In 2004, when the first Palestinian football club won an Israeli state championship, they received congratulations from both Ariel Sharon and Yasser Arafat while a battle raged in the Gaza strip. Today, Rebecca T. Alpert looks at how football has inspired and provoked debate around religion and citizenship in the region.
The story of the Palestinian Israeli football team from the town of Sakhnin illustrates the way football functions politically in the conﬂict between Israel and Palestine. B’nei Sakhnin is the most successful of the Palestinian Israeli teams, and the only one to ever attain consistent membership in Israel’s premier league. Unlike most Palestinian Israeli teams that are underfunded by impoverished local governments, Sakhnin has gained outside funding from Qatar, an attractive stadium, and success on the pitch.
In 2004, on the day when B’nei Sakhnin became the ﬁrst Palestinian club to win an Israeli state championship, the team received congratulations from both Ariel Sharon and Yasser Arafat, even as a battle raged in the Gaza strip. It was a Palestinian Israeli player from Sakhnin, Abbas Suan, who in 2005 secured Israel’s ﬁrst chance at qualifying for the World Cup with an equaliser against Ireland. Suan became a hero throughout Israel, even though he refused to sing the Israeli national anthem, Hatikvah, at the start of any match he played.
With these positive trends, Israel advertised football as a site to build bridges across diﬀerences, and for Palestinian Israelis to gain acceptance from Jewish Israelis. Israel used the integration of Palestinians into professional football as part of their campaign to present Israel as a society that is open to and supports minorities in their midst, and to claim that they are a nation seeking peace. Football became an important element of the larger strategy to improve Israel’s image in the rest of the world, known as “hasbara,” that supporters of Palestine would redefine as “sportswashing.”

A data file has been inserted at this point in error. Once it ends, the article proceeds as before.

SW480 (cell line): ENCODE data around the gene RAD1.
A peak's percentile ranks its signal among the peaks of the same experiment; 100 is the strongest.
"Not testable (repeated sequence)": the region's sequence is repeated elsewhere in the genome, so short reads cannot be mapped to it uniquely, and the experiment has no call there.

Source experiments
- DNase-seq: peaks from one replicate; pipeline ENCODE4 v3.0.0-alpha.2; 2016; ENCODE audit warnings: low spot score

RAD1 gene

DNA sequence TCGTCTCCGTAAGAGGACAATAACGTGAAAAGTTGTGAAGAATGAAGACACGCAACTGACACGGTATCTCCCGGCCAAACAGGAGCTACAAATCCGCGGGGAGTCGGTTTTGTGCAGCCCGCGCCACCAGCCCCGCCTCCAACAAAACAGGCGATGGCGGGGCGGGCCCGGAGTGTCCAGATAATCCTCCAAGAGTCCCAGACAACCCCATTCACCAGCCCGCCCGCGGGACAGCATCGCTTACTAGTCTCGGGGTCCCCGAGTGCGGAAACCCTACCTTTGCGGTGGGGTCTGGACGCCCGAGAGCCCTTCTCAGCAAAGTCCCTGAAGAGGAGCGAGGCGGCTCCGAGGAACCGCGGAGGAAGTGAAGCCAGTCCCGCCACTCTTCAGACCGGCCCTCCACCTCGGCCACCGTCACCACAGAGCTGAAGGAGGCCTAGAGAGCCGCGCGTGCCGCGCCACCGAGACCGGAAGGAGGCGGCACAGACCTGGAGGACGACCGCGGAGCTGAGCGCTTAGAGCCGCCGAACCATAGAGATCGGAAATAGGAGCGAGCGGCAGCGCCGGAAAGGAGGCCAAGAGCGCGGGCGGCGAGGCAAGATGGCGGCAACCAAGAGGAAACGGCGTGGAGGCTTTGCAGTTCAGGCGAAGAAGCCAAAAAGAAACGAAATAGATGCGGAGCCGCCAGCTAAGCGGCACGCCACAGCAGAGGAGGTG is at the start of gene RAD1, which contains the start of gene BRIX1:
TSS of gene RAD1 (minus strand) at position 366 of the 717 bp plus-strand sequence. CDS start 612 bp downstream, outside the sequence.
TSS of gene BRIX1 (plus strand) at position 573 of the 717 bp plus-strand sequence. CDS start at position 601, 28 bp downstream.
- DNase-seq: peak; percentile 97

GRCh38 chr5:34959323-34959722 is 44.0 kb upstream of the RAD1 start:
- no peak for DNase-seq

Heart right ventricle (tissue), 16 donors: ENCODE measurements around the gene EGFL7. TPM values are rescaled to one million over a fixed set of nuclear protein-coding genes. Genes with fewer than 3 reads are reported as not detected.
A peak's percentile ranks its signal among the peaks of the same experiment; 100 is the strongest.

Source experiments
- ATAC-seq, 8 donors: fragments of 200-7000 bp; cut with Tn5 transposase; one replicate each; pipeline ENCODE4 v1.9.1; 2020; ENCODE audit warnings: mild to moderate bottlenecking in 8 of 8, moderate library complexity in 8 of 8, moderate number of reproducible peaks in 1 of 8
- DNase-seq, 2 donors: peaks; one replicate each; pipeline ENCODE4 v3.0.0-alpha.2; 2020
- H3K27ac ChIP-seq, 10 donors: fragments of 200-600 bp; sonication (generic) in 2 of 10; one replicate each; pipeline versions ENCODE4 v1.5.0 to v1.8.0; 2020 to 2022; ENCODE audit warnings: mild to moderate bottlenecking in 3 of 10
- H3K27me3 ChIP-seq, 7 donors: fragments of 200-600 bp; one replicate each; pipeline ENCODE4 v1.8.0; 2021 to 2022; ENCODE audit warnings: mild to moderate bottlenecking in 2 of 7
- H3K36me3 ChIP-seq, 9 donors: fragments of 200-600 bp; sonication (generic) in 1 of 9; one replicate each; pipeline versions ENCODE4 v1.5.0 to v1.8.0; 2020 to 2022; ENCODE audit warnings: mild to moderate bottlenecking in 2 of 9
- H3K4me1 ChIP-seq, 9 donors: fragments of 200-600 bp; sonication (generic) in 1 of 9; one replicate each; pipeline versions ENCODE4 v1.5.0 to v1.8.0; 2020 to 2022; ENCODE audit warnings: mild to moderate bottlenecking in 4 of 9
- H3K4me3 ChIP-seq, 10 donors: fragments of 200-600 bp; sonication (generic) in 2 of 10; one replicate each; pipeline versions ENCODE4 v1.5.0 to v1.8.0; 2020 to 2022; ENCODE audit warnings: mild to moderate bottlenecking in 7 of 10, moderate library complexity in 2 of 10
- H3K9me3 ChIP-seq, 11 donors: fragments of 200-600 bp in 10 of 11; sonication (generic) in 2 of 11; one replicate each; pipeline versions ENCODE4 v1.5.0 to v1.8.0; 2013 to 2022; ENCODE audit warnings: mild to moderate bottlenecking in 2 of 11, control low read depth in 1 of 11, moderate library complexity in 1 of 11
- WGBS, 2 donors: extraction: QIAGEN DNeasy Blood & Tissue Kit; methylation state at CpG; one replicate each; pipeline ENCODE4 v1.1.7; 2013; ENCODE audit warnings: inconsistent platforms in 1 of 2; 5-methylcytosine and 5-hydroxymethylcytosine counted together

The presence of the right-wing Beitar team’s fans however, belies this perspective. To Beitar Ultras, a supporters’ group known as La Familia, the validation of Sakhnin or other Palestinian teams or players is an outrage. Israel is a Jewish state and those who are not Jewish should not be the ones representing it. Matches played between Beitar and Palestinian Israeli teams have often served as a battleground of the conﬂict.
La Familia want Beitar Jerusalem to be “pure,” meaning Jewish players only. Although a few foreign Muslim players had played for Beitar previously, in 2013 when the club signed two Muslim players from Chechnya, the fans screamed “Death to the Arabs.” For 4 months they vandalised and rioted, chasing the two players back home. In 2018, a new owner began to bring in Muslim players again (and a Nigerian Christian player named Mohamed Ali) hoping to make the team less racist, and the Ultras once again rioted.
Despite this, until the past decade, Palestinian Israelis focused on the achievements of individual players and stayed away from using football matches to validate or press for their national aspirations. That changed after 2011, when Sakhnin’s own Ultras began to display the Palestinian flag and other emblems of protest, while maintaining a political presence on social media. Palestinian Israelis also created a separate Islamic League for those who oppose normalising relations with Jewish Israel in any way.